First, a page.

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Posted Friday, September 06, 2013 8:24 AM
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chrisn-585491 (9/6/2013)
What you typed however is not the compelling argument that I was hoping for.


It's not my job to educate you.

Never said it was. (edit: Ok, I did say I hoped for some compelling arguments of which yours was not one. My mistake, lol right in the quote I was replying to, but technically I didn't specifically assign any particular task to you.)

I'm not going to do your homework.

You don't need to, I never assigned you that task either.

I'm not going to give you a "brain dump" of what numerous people have posted on blogs. But I will suggest you listen to this podcast to understand the value of the program and the various repercussions :
http://www.theucarchitects.com/podcasts/audio/podcast_027.mp3

Fair enough, although I've already posted some thoughts on the value of the program, and the other programs at different levels.

When the very best at their craft say there is an issue, I tend to listen to them and try to understand what's at stake.

I never said I didn't listen to them or read what they say. I also didn't call them a troll or in any manner ignorant of any topic they were discussing. Just sayin!
Post #1492273
Posted Friday, September 06, 2013 8:37 AM


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Post #1492278
Posted Friday, September 06, 2013 9:34 AM
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Fair enough, although I've already posted some thoughts on the value of the program, and the other programs at different levels.


I think right now we are arguing over history, which is dumb on my part. I assumed that you have the same knowledge and motivation as me.

To recap, the lower level certs were seen as a profit center by Microsoft, so there wasn't any effort put make any practical, non-game-able certs. This is probably why they dumped the higher level cert, money.

Ideally certs shouldn't be a pure profit center, they should came out of the Support and maybe the PR budget. Training material could and exams fees could recap some costs, but there's no way they could cover all of it and have the any faith in the exams and still be affordable.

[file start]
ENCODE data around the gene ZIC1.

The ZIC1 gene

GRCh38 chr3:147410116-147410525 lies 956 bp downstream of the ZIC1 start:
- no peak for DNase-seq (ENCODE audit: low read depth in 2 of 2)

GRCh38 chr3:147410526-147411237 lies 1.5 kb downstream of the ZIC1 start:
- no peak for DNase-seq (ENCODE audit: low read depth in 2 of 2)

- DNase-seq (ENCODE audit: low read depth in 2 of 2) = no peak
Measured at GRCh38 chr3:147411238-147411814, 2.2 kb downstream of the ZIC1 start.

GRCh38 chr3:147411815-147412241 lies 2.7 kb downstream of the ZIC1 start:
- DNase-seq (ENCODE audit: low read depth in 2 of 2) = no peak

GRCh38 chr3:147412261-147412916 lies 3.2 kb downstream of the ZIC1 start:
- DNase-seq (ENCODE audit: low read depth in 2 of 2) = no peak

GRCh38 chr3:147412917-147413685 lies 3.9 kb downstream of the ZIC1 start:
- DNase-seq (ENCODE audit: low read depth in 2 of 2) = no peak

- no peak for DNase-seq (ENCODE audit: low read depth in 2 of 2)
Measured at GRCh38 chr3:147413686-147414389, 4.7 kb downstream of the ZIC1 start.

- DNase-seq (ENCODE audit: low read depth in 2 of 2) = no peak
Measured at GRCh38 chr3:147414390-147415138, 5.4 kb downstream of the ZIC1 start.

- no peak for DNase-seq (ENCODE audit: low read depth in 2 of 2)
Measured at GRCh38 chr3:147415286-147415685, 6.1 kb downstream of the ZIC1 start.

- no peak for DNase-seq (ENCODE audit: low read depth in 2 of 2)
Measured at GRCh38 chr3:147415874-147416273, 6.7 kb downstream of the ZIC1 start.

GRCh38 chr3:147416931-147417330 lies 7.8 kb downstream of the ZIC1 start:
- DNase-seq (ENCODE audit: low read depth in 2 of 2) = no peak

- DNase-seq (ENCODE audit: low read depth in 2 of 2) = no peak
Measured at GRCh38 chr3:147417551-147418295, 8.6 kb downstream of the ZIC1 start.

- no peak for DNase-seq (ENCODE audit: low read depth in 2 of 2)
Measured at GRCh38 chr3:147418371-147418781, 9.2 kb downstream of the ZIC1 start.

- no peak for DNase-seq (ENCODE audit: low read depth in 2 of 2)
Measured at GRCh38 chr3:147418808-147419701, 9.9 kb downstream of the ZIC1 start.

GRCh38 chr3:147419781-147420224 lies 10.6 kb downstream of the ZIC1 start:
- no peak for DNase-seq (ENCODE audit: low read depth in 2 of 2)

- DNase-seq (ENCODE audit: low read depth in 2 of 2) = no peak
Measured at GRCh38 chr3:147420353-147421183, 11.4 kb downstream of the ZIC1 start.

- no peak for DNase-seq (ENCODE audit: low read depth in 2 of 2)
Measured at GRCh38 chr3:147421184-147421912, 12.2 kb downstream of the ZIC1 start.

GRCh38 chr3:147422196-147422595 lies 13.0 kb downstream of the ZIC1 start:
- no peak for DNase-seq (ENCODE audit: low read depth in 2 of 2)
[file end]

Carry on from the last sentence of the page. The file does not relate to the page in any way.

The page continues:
The lower level certs had some use to many of us, if they would used to assist people in learning the material outside of the job they might not encounter. The problem is that they are multiple choice questions pools that can and will be "captured" due to their perceived value. And many thought they were more marketing than technical in some questions. So many of the people have "gamed" the lower cert system that some folks in the PASS community have said the 8 out of 10 people they interview with the lower certs couldn't pass three simple questions about basic SQL Server practices.

The master certs apparently were true measure of knowledge and ability. Considering that Microsoft sent many of it's own top folks to the courses, there was definite value in the system.

So with the loss of the only Microsoft certs that truly had value, there's a lot of questions being raised about the process and motivations of Microsoft Learning and Microsoft overall.

Post #1492304
Posted Friday, September 06, 2013 9:46 AM
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8 out of 10? really? That's insane. I can't believe that many people would try to cheat and screw their employers by taking a job that they can't do. I couldn't imagine taking a job as a welder or plumber, I can't do it, why would I want that stress no matter how well it pays. That being said, I'm a well paid, happy IT Employee. If I was working at tim hortons or mcdonalds I might have a different opinion and might do anything to get out...

Post #1492309
Posted Friday, September 06, 2013 9:53 AM